Slugs and snails have regained their crown as the most pesky pests to munch a destructive path through Britain's gardens. Having been toppled from their customary first place in 2010 by the viburnum beetle, they slithered back to the top of the list in 2011 as the pest gardeners most love to loathe.
Despite many areas being drier than usual the slimy gastropods were so numerous that they prompted more desperate gardeners to call the Royal Horticultural Society for advice on how to stop them making a meal of prized flowers, fruit and vegetables than any other pest.
"They have a good year most years," said Andrew Halstead, the chief entymologist at the RHS. "Most gardens have them, often in large numbers, and they feed on a wide range of plants. You're never ever going to get rid of them. The best you can achieve is to reduce the damage."
But they are increasingly being challenged by a host of introduced pests, and others that are spreading because of warmer conditions.
Among the challengers is the fuchsia gall mite, a tiny eight-legged creature just a quarter of a millimetre long. It specialises in sucking the sap of fuchsias and causes extensive damage.
The mite was first recorded in Britain in 2007 and early last year the RHS was hopeful it could be eradicated, but it spread through southern England so rapidly that it is now the sixth most troublesome garden pest.
The leek moth, in equal eighth place, is also expected to spread rapidly in the future because of warmer temperatures, and together with the allium leaf miner, which is still outside the top 20 but rising fast, could cause mayhem in vegetable patches.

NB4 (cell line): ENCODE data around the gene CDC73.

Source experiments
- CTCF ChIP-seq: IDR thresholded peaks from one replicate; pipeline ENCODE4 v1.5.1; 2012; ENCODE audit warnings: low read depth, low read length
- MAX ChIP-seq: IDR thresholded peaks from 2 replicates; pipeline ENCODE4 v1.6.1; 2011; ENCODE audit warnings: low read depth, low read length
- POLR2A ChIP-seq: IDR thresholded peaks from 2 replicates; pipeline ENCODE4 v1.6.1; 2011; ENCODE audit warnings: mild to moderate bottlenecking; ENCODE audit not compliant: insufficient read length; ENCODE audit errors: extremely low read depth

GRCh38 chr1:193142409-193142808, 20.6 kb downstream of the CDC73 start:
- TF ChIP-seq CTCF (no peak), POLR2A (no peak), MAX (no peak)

They both attack leeks and onions. The moth is spreading northwards from the south of England and Wales while the leaf miner is spreading in all directions from the Midlands, with no suitable pesticide yet developed for gardens and allotments.
Cushion scale, a sap sucking insect that turns evergreens black, was the second most troublesome pest of 2011 and another that has become more common in recent years.
Harlequin ladybirds, despite becoming more common, fell out of the list of top 10 pests. It is thought that gardeners are becoming familiar with them and so do not need to call for advice.
Top 5 Garden Pests
1. Slugs and snails
Eat a huge range of plants, especially hostas, potato tubers and narcissus.
2. Cushion scale
Sap-sucking insect that attacks holly, rhododendron and other evergreens. Causes a sooty mould to build up on leaves during winter.
3. Vine weevils
The adults attack the leaves of a wide range of plants; the larvae eat the roots.
Several species are found in the UK and they upset gardeners by dumping piles of soil on lawns.
5. Viburnum beetle
The number one pest in 2010. They primarily attack viburnum with the larvae reducing leaves to lacework.
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